Solving Premature Bearing Failures

Solving Premature Bearing Failures

If you notice problems with your bearings, it’s important to act quickly before you experience a bearing failure. Once you know what’s causing the problem, there are a variety of steps you can take to prevent premature bearing failure. 

Solving early bearing failures requires you to first diagnose the root cause. There are several common causes for bearing failure, including lubrication issues, contamination trouble and a problem with excess magnetic energy.


If you’re having trouble with your bearings, they may need more or different lubrication. Many bearing problems occur because they aren’t able to move as freely as they need to — often, lubrication is enough to solve this problem. 

For an optimal lifespan, bearings need to be lubricated frequently. It’s important to ensure you’re using the right kind and the proper amount of lubricant to expand your bearings’ useful life. Too much lubricant can also clog up the bearings and cause issues. 


Sometimes, dirt, sand and other small particles can get into the bearing assembly. If this happens, the bearings may bind up due to corrosion or damaged surfaces. Contaminants in the assembly can also cause a lubricant problem. 

Bearing seals help keep unwanted elements out of the bearing assembly. Any time you touch the bearing assembly, it’s important to protect it from foreign matter. If you’re concerned that separable bearings have been contaminated, you can dismantle the assembly to clean it.

Destructive Currents

Bearing failure may be caused by an electrical issue. When industrial equipment is running, it sometimes creates excess electrical energy in the form of a magnetic field. This is similar to static, and it needs somewhere to go. 

Typically, this type of energy looks for a grounding path — which it often finds through the bearings. Over time, this can cause etching that degrades the surface and eventually leads to bearing failure.

How to Protect Bearings From Destructive Currents

There are many potential solutions to this issue. One option is to invest in ceramic bearings, which don’t react to excess current in the same way as typical bearings. However, this fix takes time and money, and it’s not a permanent solution. Here are two better options for your operation:

Shaft Grounding Rings

Solving Premature Bearing Failures

Shaft grounding techniques offer a mechanical solution to this electrical issue. Grounding rings do not get rid of destructive currents. They simply provide a path to the motor casing so this energy doesn’t damage the bearings. Here’s more about how shaft grounding rings work:

  • Grounding rings must be replaced each time anything is changed inside the motor, like installing new bearings.
  • To work effectively, the shaft must remain clean from contaminants. Any kind of oil, grease or corrosion inside the shaft will disrupt the fibers from sending currents into the ground.
  • Some systems require special supporting equipment on the non-load side of the motor.
  • Grounding rings require one product per motor. One example is that a simple wall of fans driven by one drive requires all motors to have a grounding ring.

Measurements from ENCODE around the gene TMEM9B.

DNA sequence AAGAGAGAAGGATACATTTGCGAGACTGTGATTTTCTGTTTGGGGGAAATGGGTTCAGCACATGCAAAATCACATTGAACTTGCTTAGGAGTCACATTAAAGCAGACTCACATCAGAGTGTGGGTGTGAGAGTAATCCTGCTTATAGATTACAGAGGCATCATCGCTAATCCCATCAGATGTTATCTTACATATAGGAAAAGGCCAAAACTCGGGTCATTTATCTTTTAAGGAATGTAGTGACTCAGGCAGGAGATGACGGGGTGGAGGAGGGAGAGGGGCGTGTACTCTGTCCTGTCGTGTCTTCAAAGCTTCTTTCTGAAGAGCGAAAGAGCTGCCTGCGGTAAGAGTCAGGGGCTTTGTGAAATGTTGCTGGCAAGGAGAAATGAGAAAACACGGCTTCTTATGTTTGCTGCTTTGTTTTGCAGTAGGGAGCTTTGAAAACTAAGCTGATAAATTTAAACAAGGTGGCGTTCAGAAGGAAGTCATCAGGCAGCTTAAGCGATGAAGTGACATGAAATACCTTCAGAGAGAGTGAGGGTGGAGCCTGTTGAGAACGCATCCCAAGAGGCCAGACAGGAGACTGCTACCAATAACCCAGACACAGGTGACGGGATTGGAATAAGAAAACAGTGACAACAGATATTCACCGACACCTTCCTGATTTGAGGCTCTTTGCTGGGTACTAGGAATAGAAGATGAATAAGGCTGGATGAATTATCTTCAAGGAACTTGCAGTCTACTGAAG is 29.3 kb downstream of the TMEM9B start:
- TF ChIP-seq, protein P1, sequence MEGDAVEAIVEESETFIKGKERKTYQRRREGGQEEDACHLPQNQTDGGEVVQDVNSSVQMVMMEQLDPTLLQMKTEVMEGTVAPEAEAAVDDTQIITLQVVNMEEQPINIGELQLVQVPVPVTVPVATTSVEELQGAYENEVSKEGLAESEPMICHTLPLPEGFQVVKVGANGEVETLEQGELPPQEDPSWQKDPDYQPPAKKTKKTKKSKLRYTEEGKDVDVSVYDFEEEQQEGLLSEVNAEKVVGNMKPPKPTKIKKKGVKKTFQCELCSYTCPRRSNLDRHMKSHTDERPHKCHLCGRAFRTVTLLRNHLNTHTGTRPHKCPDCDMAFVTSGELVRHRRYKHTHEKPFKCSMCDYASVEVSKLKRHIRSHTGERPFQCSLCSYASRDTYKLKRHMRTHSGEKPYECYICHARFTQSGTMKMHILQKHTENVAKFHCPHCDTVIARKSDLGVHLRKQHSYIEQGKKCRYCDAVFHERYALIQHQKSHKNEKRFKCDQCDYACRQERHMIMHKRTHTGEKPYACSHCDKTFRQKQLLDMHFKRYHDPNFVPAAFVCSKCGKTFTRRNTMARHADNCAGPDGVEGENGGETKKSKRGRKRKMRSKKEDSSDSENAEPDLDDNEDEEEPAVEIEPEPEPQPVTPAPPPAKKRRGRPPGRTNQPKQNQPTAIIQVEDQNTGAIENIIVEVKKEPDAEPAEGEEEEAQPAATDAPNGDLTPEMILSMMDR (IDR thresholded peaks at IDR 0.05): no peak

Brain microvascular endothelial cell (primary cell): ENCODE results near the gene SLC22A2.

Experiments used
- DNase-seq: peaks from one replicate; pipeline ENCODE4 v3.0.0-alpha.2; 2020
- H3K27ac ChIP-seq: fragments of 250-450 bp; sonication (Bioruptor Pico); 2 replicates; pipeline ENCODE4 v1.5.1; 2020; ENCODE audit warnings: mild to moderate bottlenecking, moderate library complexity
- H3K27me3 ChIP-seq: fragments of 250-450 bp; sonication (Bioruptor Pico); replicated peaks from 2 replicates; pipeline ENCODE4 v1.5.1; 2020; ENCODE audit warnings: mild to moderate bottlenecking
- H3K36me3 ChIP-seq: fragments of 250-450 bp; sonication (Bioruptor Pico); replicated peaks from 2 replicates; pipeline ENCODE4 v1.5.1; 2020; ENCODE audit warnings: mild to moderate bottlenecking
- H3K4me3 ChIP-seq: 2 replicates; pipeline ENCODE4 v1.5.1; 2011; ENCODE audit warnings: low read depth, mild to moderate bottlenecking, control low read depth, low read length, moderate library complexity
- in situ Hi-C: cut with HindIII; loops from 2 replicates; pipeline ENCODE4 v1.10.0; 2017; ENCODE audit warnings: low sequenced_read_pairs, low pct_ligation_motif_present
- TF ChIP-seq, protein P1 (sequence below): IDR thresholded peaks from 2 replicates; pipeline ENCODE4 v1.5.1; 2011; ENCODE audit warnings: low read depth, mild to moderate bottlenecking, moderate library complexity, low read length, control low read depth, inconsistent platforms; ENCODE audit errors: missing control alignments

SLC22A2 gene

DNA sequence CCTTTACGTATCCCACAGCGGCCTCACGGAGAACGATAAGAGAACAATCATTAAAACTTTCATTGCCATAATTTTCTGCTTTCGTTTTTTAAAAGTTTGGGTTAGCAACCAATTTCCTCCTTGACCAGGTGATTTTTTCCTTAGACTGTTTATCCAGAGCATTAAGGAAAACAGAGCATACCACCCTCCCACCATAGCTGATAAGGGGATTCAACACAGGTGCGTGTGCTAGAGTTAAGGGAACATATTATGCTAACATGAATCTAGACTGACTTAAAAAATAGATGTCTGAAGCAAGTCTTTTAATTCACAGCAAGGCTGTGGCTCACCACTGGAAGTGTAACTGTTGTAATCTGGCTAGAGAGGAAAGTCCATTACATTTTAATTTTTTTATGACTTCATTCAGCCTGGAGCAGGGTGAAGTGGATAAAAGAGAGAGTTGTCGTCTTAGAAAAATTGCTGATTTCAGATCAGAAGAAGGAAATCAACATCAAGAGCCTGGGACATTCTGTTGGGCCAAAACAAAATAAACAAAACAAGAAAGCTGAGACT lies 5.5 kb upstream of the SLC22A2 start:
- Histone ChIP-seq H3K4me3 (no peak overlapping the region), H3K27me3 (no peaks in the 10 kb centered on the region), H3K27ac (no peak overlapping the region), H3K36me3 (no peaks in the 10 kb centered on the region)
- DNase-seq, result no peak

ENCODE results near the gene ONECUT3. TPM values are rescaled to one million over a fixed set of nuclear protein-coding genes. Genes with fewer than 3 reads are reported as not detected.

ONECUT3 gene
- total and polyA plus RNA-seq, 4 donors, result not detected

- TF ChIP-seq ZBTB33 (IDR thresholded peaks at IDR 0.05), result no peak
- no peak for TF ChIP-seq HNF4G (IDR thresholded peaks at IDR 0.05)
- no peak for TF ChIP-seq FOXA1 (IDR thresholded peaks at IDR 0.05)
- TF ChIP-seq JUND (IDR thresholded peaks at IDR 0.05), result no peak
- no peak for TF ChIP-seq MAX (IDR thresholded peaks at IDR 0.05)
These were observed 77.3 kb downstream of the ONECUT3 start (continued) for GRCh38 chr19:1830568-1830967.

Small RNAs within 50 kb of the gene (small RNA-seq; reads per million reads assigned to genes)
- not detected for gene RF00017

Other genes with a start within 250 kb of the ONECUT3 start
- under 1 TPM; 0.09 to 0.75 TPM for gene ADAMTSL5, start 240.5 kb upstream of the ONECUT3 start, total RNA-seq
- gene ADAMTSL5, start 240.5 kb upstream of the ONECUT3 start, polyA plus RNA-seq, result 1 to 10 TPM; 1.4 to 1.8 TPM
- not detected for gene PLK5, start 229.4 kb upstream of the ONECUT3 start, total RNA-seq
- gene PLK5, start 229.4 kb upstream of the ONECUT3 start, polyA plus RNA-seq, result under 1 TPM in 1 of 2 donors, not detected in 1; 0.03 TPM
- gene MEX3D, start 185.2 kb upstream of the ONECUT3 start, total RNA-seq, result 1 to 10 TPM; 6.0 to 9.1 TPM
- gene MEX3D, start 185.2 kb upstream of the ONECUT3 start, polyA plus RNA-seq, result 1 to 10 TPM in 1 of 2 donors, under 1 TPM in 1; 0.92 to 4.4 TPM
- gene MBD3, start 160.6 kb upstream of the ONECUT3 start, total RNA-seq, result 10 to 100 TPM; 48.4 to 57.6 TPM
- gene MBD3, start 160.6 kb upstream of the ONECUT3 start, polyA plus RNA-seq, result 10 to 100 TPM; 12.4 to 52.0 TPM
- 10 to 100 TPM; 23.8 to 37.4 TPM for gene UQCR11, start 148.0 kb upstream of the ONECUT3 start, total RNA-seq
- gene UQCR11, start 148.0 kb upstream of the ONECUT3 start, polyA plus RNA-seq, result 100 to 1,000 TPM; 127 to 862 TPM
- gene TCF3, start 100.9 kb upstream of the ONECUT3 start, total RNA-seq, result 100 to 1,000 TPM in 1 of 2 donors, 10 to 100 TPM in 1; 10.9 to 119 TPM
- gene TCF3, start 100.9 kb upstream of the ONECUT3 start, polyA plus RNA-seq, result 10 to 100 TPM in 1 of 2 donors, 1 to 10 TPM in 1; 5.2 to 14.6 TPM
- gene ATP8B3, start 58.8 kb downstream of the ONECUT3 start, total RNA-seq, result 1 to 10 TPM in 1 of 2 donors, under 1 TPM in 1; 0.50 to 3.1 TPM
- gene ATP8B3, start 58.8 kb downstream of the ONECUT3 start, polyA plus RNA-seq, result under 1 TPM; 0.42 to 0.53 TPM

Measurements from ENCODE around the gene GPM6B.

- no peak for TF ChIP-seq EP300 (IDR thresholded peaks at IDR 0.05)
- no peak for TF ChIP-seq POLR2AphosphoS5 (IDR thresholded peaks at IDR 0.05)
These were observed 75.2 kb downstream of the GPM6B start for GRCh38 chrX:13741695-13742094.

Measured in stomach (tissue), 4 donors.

If the electric motor casing is improperly grounded, stray current will go into another important part of the system. However, as long as grounding rings are maintained, they will protect your bearings. 

Over time, these mechanical grounding rings are susceptible to external contamination, which results in little to no effectiveness for shaft current grounding.

Inductive Absorber Technology

To offer a better solution, experts in the industry have been experimenting with inductive absorption technology.

Absorbers are an electrical solution where components absorb the transient voltage and common mode currents coming through the drive cables. Here’s more about how inductive absorbers work: 

  • Installation is completed on-site and can be done in a matter of minutes.
  • Currents are absorbed before they reach the motor, so shaft contaminants aren’t an issue.
  • There are no extra parts — cores are installed between the motor drive and the motor, even in harsh conditions.
  • No hybrid or ceramic-coated bearings are needed.
  • Inductive absorbers last for the whole life of each system. Since they’re not mechanical, they only need to be installed once.

Inductive absorbers absorb excess electricity on the power cables coming from the VFD before it gets to the motor. After the equipment is turned off, all excess energy captured by the absorbers will dissipate safely.

There are no motor modifications or shaft preparation required — it’s a very easy installation. In addition, this solution can be added to systems with very minimal downtime. 

Solving Premature Bearing Failures

Extend the Lifespan of Bearings With Industrial Electrical Company

Industrial Electrical Company is now stocking CoolBlue Inductive absorbers and has trained technicians available who can perform system diagnostics on site. We can furnish and complete installation for CoolBlue Absorbers. After installation, we also offer post-installation testing to report on the resulting shaft current mitigation.

If you would like to minimize recurring costs and protect bearings, consider investing in an inductive absorber like CoolBlue. Contact us today or download the CoolBlue Design Guide for VFD Applications to learn more.




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